Steaks are high I Australian Rural & Regional News
Kirstin Nicholson, The Koondrook Log and Barham Bridge
Step back three years and Cassidy Bullock had no idea her life path was about to take a different direction. Cassidy lived and worked in Echuca but lost her job at the start of the pandemic, so she moved to Kerang to join her boyfriend and started looking for a new job.
To her surprise, she found herself apprenticed as a butcher at Cohuna Butchers, a field she had never considered before. Now in the third year of her apprenticeship, Cassidy, 24, was encouraged by her trade school teacher to enter the Victorian Apprentice of the Year competition run by the Australian Meat Industry Council.
The competition took place at the William Angliss Institute in Melbourne on October 4 with 15 other apprentice butchers and featured two practical components and a 45-minute written assessment on general knowledge, meat safety and health and safety.
The first of the practical assessments saw the apprentices break down half a lamb and a saddle of pork according to precise instructions, complete with presentation key. The second practical part was a mystery box challenge. Each box contained a rump, a leg of lamb and vegetables, and the apprentices had two hours to make as many products as possible, taking into account the presentation.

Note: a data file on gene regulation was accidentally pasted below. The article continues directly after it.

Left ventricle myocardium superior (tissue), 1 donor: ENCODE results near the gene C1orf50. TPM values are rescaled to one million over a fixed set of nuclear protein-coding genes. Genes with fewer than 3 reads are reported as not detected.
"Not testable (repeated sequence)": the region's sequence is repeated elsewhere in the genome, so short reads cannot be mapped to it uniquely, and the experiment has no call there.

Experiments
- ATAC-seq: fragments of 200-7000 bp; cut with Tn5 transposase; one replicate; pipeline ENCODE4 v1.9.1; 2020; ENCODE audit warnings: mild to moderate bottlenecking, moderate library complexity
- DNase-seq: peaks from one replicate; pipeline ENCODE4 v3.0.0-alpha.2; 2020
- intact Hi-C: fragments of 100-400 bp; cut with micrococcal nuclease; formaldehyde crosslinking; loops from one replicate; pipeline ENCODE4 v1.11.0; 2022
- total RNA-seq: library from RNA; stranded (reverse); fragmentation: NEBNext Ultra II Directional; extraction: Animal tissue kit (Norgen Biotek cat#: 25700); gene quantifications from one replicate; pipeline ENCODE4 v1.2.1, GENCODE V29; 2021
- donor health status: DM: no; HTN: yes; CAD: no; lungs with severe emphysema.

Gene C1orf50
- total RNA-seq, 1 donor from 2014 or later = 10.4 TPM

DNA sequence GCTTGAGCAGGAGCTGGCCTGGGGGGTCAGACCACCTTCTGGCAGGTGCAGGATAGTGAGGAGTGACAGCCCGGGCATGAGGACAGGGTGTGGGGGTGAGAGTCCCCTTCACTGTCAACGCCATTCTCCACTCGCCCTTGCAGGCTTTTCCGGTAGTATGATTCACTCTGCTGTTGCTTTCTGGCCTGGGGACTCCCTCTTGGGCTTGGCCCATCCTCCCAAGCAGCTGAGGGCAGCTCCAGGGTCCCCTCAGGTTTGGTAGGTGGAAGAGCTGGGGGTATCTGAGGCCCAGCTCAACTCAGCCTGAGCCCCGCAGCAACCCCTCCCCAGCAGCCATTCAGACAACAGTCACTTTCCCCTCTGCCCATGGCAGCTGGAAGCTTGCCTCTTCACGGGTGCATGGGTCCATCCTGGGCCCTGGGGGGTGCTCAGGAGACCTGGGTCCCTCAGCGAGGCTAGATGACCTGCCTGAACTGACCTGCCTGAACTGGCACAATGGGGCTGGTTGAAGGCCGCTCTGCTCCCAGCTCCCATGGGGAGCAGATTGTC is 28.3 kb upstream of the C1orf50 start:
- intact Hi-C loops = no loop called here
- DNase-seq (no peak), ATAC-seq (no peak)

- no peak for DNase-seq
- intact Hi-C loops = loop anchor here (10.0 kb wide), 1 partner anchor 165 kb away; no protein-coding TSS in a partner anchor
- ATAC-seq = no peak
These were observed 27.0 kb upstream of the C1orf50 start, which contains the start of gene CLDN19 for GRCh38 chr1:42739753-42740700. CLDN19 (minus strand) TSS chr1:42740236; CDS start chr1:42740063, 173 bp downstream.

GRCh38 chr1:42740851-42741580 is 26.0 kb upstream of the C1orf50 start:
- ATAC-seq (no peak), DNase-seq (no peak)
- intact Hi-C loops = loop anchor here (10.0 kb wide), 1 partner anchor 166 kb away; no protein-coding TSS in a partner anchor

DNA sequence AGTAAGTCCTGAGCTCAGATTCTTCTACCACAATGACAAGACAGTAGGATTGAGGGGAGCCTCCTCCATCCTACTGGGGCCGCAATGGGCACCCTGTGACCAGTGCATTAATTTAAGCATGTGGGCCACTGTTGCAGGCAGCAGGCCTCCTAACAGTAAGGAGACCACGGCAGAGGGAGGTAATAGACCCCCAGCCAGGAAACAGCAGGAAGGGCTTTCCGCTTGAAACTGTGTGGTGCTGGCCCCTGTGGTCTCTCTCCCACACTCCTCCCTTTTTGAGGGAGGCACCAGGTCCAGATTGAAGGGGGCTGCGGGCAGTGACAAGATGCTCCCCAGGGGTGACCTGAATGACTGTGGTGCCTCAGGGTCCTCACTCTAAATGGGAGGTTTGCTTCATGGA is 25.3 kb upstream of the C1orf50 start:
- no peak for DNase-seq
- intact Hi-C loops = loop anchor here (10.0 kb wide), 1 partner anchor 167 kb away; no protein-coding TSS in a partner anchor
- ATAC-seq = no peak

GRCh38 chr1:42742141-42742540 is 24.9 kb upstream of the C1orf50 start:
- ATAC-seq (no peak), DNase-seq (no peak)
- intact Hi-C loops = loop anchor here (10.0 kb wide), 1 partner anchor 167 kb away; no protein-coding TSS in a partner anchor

Three judges criticized the apprentices on criteria such as hygiene, knife safety, knife sharpness and presentation.
“I feel good. I did a good job and I’m proud of what I did,” Cassidy said. “It was a good experience and it took me out of my comfort zone. I don’t mind if I don’t win, I’m just glad I did something like that.
“I was so nervous – it was very nerve-wracking. A lot of them were butchers from Melbourne, so they were a bit fancier than a small-town butcher. It was a very good At least I can say I’ve been there and tried.
In what is a male-dominated industry, Cassidy is one of a growing number of women entering the craft. She loves the work and says it’s also convenient for her family’s on-farm butchering needs.
“It’s very handy to have, very handy to know what to do. When I tell people I do it, everyone thinks it’s so cool. It’s something different; you can be creative, it’s nice.
Cassidy patiently awaits the results, which will be announced Nov. 12 at an awards dinner.
This article appeared in The Koondrook Log and Barham BridgeOctober 20, 2022.